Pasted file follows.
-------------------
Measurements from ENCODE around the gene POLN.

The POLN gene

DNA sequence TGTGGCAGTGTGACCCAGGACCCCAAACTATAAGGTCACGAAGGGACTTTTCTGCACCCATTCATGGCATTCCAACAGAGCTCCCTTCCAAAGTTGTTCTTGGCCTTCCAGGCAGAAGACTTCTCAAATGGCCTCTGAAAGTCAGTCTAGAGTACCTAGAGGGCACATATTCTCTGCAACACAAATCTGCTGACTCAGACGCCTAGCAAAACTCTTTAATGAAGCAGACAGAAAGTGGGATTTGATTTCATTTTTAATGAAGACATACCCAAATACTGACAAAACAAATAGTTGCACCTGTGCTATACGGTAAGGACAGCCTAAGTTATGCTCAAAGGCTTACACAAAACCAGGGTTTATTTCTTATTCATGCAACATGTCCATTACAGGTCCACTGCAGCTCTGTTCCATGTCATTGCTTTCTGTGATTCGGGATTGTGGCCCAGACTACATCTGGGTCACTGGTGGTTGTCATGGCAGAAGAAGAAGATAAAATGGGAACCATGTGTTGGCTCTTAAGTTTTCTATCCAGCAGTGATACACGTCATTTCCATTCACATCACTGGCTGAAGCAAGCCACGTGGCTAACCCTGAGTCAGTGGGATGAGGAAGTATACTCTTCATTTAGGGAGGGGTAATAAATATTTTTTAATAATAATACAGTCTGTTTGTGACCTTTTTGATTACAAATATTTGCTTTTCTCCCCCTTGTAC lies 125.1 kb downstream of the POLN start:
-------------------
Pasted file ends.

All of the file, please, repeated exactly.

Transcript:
Measurements from ENCODE around the gene POLN.

The POLN gene

DNA sequence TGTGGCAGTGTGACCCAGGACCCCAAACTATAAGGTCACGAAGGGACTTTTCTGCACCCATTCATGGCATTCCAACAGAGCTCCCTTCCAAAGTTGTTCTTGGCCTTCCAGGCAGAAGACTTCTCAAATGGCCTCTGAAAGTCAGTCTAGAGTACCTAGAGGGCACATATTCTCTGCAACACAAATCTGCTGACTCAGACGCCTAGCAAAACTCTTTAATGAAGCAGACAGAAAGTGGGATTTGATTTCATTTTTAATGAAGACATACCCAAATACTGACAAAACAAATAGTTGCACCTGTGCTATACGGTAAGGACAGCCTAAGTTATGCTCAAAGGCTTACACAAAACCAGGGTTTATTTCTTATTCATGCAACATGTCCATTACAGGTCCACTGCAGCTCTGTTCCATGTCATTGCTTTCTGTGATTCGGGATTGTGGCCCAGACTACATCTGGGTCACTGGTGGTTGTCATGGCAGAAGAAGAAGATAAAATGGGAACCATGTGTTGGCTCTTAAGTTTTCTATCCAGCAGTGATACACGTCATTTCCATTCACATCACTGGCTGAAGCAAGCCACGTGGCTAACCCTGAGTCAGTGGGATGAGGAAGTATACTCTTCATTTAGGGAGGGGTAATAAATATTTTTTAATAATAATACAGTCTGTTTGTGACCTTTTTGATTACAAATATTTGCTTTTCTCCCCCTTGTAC lies 125.1 kb downstream of the POLN start: